This convenience has far outweighed the cost increases borne by the office where the harried admin or HR manager at least has coffee peace. OCS operators fulfilling a desire for these systems were slow to start and cautious about how the cost would be perceived, but once it was established that consumers wanted this product, and wanted it now, there was no turning back for the operators.
As with all systems that become popular, there are unintended side effects not considered as part of the “master plan.” With the advent of K-Cups, et al., operators also embraced a re-branding of how their companies were perceived by the coffee-drinking business community. What was this progression and how did it happen? Well, let’s step back about 15 years or so to the beginning of the millennium, just as cartridge systems started to hit their stride.
A typical Canadian OCS operator would be promoting thermal brew servers, cup by cup countertop brewers and might have a smattering of glass bowls left on the street (with retirement plans for these right around the corner). These machines were the OCS’s marketing points to their customers, often decorated with the provider’s logos through wraps on the thermoses and facings on the brewers. They were a constant reminder to the office as to who was providing the service and, if the service was excellent, gave the operator a chance to win new business when office staff moved from one company to another. If the OCS operator was of a certain size, it was also common to have their products branded with their name and logo, yet again reinforcing their image, name and brand. In the grand scheme of an integrated marketing strategy, the promotion of product, service and value excellence are tied in together with the very human trait of remembering the experience through the singular marketing mnemonic of that OCS’s brand – the logo. Mass-market companies like P&G or Apple get this in spades. They know their brand has value if the mere sight of it elicits a positive feeling amongst their target market consumers. That is why they retain a stable of lawyers ready to pounce on any infringement, obfuscation or vandalism of their trademarks. And like the major corporations playing in the billionaire sandbox, the independent OCS providers also have their markets to influence using the same psychological methods that have worked throughout the millennia.
As we moved deeper into the 21st century, cartridge systems became more popular with offices. By 2008, most Canadian offices had been exposed to the system, if not outright embraced it. OCS providers were astounded that their clients were willing to pay twice and thrice what they used to pay per cup for coffee in the office, based solely on a guaranteed fresh cup every time and the convenience of choosing from over a dozen different blends. Profit for the providers dropped on a percentage of sales, but in the way it matters most, increased in the amount earned per cup sold. Those who lived through these times might consider this the saving of the industry, hoisting OCS up through the novelty and profitability of the new system.
The look in the offices started to change too. Some larger and expensive cup-by-cup machines that may have been branded with the OCS’s logo were replaced with machines branded with the new system. Thermal servers branded with the provider’s wraps started to disappear. The cartridges were branded not with the OCS’s name, but with the system’s own brands. Subtly, if not too suddenly, the touchstone logo that tied the OCS with the office was being crowded out by other, non-proprietary brands. Invoicing, uniforms and remaining traditional coffee systems still bore the name of the OCS, but the branding in the office went from fiercely independent to broad line brands, some of which started to become ubiquitous on retail shelves.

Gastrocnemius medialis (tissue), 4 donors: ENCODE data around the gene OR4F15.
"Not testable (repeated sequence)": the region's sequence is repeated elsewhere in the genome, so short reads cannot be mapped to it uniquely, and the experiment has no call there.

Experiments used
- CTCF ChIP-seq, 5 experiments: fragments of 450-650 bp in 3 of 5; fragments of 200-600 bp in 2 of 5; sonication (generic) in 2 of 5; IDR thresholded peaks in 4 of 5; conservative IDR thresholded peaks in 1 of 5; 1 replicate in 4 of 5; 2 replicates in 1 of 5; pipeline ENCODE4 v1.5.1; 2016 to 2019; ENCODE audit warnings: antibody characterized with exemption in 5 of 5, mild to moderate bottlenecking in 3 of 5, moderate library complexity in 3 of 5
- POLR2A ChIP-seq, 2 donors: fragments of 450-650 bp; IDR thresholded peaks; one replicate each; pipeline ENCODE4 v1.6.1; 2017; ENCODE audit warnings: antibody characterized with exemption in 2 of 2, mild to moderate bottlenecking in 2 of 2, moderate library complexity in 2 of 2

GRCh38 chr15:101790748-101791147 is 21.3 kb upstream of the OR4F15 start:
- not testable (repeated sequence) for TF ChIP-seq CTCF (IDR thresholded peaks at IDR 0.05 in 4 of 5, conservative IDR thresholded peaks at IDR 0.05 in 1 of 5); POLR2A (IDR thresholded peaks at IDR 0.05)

Savvy operators took note of this change and how the end-user was now identifying more with the mass-market brand than their own name. The weakening of this bond with the OCS provider was one of the unintended prices paid in moving to this system. For those less inclined to examine this effect, it had the doubling cost of weakening their overall ability to market their private label brand though atrophy.
Recognizing this effect has created its own market, with OCS providers re-embracing the power of their own brands. As with the life cycle of any dominant product, the ebb creates a vacuum, allowing for new or reinvented systems to gain popularity. In recent years, the resurgence of bean-to-cup machines, pods and other systems now make it possible for OCS operators to re-establish their brands either through equipment decoration or through private label branding of their products. It strengthens the discipline to promote their own brand, making their efforts more impactful, and gives focus to the organization internally – all benefits to the OCS provider, and also to that line item on the balance sheet known as goodwill.
Brian Martell works at Heritage Coffee as vice-president of sales and has 21 years of industry experience. Brian has also been the recipient of three prestigious awards: the Don Storey, Stuart Daw and Albert DeNovelus Customer Service awards. Questions, comments, feedback, start a dialogue? Email him at
Coffee Trends: Spring 2016
Missing (or making) the mark
The North American office coffee service (OCS) industry has been rocked by a standard that has had a profound effect on the way we make coffee. Cup by cup in a cartridge has shifted the paradigm of coffee brewing where even the smallest of offices now have choice in what consumers drink.
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